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Seven reasons why ghee should be in your kitchen cupboard this summer


By Geraldine Carton
05th Jun 2018
Seven reasons why ghee should be in your kitchen cupboard this summer

Ghee. Let’s all say the word together, and out loud.

There, we’ve said it. Hopefully you’ll now be able to refrain from cringing every time it’s mentioned in this article, which I can assure you will be often. But before we go into the details, let’s first establish what ghee is exactly…

Also known as clarified butter, it’s made by heating unsalted butter and removing the milk protein to leave only the clear, golden goodness. Ghee was considered a sacred food by ancient Ayurvedic teachers, due to the health benefits and body-balancing components they believed it contained. In recent years the beneficial compounds within ghee have been supported by modern research, and health foodies all over the world are going ghee-eyed for the stuff.

Health benefits aside, it also makes everything taste better. Ghee features heavily in Indian cooking, which explains why those dishes are so incredibly delicious.

That’s the basics down, so now here are some reasons why you should up your ghee game:

  1.  Lactose Friendly

Due to the milk protein being removed as part of the butter clarification process, the majority of people who have an intolerance to dairy/ lactose should have no issues consuming ghee. No doubt they’ll be only gheelighted to hear this.

  1. Rich In Vitamins

Ghee is rich in healthy fat-soluble vitamins A, D, E, and K, which promote bone and brain health, and boost the immune system.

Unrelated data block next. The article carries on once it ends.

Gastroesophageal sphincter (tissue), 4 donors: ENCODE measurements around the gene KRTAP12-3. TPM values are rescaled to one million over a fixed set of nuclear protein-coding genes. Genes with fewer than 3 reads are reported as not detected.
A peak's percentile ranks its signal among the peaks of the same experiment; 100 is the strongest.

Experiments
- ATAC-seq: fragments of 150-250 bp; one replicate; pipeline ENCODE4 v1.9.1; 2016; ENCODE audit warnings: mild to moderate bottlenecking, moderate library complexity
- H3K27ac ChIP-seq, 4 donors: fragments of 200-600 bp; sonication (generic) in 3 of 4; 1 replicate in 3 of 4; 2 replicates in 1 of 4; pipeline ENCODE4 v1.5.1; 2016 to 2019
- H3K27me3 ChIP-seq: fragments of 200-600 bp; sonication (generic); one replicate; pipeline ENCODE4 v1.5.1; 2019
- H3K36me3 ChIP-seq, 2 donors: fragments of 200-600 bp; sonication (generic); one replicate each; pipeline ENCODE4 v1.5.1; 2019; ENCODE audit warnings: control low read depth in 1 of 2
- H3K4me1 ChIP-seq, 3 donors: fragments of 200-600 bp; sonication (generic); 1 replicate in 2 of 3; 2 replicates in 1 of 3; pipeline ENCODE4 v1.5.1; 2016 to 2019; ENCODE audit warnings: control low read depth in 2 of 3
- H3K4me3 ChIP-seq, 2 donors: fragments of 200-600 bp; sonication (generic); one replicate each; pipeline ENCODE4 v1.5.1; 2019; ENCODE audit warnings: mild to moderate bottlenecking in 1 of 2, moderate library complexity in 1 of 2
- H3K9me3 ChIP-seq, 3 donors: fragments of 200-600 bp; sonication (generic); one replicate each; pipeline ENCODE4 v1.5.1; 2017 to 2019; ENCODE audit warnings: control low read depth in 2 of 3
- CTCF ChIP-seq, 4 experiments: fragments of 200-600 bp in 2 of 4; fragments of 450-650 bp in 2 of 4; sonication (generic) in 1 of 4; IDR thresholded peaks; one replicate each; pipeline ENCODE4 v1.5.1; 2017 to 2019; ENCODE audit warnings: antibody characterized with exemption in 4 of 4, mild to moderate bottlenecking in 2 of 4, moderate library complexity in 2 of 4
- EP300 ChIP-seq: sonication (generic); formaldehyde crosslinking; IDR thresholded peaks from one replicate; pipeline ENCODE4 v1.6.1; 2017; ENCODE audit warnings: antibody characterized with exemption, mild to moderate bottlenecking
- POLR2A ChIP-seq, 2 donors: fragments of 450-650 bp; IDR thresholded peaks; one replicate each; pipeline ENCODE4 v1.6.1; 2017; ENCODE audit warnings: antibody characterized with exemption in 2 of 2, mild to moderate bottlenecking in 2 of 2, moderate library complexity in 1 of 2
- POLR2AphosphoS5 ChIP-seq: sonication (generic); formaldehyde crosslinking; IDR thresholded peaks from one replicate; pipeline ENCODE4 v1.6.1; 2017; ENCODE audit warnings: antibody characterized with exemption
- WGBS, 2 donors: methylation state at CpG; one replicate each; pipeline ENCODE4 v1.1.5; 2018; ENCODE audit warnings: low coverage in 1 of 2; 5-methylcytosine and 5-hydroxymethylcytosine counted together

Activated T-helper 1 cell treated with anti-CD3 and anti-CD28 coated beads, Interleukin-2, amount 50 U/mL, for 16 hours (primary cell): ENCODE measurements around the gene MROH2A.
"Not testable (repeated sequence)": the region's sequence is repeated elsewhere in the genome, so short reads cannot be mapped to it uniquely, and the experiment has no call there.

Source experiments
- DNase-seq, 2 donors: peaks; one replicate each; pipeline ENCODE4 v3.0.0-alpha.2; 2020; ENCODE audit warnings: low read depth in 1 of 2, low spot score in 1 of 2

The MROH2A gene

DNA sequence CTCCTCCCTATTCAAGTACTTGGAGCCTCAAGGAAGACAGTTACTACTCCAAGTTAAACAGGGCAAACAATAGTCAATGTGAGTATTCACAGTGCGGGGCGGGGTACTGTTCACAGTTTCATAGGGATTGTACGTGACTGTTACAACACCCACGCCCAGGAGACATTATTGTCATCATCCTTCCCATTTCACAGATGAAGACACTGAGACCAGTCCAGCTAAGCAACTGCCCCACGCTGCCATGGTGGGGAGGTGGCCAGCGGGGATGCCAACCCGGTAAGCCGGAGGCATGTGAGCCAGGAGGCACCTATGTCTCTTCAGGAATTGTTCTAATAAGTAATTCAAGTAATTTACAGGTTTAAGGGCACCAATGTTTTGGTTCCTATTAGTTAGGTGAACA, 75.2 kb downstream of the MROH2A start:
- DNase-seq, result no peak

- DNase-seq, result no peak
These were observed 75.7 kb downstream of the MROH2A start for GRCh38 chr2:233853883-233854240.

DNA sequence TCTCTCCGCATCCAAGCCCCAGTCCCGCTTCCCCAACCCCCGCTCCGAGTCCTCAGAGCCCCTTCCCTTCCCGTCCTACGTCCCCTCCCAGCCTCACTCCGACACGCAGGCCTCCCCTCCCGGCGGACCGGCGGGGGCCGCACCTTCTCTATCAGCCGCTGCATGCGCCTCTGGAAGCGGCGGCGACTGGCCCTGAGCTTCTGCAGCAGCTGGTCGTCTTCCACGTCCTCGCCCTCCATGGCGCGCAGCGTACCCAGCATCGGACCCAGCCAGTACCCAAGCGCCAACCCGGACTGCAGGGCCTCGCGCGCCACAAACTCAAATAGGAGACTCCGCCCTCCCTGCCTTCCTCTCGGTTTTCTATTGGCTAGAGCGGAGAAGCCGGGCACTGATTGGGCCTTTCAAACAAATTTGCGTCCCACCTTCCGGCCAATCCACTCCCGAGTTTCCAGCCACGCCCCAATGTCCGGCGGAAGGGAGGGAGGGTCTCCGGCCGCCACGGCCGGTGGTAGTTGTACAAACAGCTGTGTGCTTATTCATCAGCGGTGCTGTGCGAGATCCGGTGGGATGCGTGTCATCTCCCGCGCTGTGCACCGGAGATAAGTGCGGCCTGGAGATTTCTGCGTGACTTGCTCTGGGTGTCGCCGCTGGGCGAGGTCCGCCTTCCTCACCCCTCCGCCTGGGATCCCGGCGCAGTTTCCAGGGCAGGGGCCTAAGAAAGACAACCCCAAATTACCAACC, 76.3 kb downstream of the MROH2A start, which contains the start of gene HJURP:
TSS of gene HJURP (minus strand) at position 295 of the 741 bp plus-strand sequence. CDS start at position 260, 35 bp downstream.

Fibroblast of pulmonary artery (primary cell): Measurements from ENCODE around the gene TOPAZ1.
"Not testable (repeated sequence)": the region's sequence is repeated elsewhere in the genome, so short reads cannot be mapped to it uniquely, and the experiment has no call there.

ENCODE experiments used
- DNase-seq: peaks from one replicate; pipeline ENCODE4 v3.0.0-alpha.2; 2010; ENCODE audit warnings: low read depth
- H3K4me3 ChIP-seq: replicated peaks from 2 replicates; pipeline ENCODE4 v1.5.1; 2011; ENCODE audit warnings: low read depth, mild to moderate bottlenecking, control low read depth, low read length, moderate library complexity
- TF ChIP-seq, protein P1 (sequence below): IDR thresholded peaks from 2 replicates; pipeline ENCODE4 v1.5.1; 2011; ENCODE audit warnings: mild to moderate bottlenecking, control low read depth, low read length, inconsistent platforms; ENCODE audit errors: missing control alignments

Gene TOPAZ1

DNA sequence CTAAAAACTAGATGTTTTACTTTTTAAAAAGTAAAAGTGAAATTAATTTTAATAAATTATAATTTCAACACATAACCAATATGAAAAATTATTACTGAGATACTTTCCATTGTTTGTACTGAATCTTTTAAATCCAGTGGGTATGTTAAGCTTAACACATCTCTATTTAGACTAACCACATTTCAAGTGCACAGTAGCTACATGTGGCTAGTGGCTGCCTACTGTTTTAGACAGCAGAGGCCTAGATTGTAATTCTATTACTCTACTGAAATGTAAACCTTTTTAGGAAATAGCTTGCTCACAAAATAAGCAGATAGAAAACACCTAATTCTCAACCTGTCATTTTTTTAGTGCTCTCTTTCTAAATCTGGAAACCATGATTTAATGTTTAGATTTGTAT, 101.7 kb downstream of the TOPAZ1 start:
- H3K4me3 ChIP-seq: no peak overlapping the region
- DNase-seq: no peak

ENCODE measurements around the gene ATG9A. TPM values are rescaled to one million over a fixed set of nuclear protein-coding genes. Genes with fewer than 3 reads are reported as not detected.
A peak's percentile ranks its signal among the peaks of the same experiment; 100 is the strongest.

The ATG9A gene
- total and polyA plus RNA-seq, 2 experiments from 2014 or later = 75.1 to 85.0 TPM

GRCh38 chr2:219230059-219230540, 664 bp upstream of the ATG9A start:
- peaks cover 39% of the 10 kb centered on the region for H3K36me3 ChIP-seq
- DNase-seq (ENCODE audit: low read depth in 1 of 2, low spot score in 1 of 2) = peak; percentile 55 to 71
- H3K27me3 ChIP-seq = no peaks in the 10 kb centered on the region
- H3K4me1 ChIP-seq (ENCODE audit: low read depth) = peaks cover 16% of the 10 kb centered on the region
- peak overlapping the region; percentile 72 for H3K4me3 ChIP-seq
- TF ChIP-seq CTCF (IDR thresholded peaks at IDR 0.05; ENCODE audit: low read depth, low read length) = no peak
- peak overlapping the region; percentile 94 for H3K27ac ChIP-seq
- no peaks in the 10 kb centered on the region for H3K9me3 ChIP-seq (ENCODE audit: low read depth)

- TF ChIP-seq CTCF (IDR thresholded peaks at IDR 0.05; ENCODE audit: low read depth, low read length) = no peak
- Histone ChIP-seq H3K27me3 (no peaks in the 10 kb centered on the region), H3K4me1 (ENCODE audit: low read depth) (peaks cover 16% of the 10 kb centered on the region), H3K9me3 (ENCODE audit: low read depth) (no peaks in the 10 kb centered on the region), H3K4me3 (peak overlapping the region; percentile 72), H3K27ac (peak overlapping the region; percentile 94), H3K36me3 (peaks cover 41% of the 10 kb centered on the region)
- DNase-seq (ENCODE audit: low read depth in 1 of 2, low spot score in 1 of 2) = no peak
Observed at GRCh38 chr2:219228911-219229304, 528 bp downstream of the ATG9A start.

1. Great For Digestion

Ghee contains large amounts of butyric acid, which is incredibly beneficial for intestinal bacteria. And we all know how on-trend a good intestinal tract is these days.

  1. Higher Smoke Point

The “smoke point”, is the temperature at which a fat begins to decompose, lose its nutritional value, and make free radicals (the carcinogenic compounds that cause cancer). At 220C, the ghee smoke point is higher than almost any other oil (extra virgin olive oil is 180C), meaning that it won’t turn nasty during the cooking process.

  1. Doesn’t Spoil Easily

Ghee doesn’t need to be kept in a fridge, and it lasts far longer than refrigerated butter, even when kept in a press. Some sources say that it can last up to 100 years when kept cold, but as a general rule, it’ll stay good for 10 weeks at room temperature.

  1. Very Straightforward To Make

You can find jars in middle eastern stores and health food shops across Ireland, but it’s also really easy to make it at home. All you need to do is let a block of unsalted butter simmer in a pan for about 30 minutes, skim the foam off of the top, strain the leftover liquid through a muslin cloth, and you’re done. **Ghee Wizz!**

  1. It Is Delicious

Lob it into a creamy korma, spread it over steaming toast, or fry your veggies in it; this stuff makes everything taste like a ray of sunshine shining directly onto your tastebuds.

 

Main image via dietdoctor.com